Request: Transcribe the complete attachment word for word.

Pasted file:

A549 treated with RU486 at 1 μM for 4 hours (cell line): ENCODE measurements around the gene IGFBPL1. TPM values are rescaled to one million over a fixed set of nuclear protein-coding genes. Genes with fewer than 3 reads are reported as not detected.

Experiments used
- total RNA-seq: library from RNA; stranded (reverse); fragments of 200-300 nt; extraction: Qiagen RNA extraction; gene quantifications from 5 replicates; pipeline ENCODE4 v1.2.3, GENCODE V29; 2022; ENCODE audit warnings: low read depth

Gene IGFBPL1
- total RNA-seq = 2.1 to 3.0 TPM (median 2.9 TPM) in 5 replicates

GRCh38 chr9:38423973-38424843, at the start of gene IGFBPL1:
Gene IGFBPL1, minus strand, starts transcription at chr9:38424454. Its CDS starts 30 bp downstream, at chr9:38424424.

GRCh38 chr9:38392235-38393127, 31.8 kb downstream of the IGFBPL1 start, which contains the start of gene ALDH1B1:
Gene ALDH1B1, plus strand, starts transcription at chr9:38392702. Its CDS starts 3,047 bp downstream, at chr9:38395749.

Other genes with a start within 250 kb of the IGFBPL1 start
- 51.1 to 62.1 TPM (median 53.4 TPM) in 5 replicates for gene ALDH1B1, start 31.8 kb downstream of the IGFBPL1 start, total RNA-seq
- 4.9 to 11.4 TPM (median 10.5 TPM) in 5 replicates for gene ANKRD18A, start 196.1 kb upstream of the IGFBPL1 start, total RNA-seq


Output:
A549 treated with RU486 at 1 μM for 4 hours (cell line): ENCODE measurements around the gene IGFBPL1. TPM values are rescaled to one million over a fixed set of nuclear protein-coding genes. Genes with fewer than 3 reads are reported as not detected.

Experiments used
- total RNA-seq: library from RNA; stranded (reverse); fragments of 200-300 nt; extraction: Qiagen RNA extraction; gene quantifications from 5 replicates; pipeline ENCODE4 v1.2.3, GENCODE V29; 2022; ENCODE audit warnings: low read depth

Gene IGFBPL1
- total RNA-seq = 2.1 to 3.0 TPM (median 2.9 TPM) in 5 replicates

GRCh38 chr9:38423973-38424843, at the start of gene IGFBPL1:
Gene IGFBPL1, minus strand, starts transcription at chr9:38424454. Its CDS starts 30 bp downstream, at chr9:38424424.

GRCh38 chr9:38392235-38393127, 31.8 kb downstream of the IGFBPL1 start, which contains the start of gene ALDH1B1:
Gene ALDH1B1, plus strand, starts transcription at chr9:38392702. Its CDS starts 3,047 bp downstream, at chr9:38395749.

Other genes with a start within 250 kb of the IGFBPL1 start
- 51.1 to 62.1 TPM (median 53.4 TPM) in 5 replicates for gene ALDH1B1, start 31.8 kb downstream of the IGFBPL1 start, total RNA-seq
- 4.9 to 11.4 TPM (median 10.5 TPM) in 5 replicates for gene ANKRD18A, start 196.1 kb upstream of the IGFBPL1 start, total RNA-seq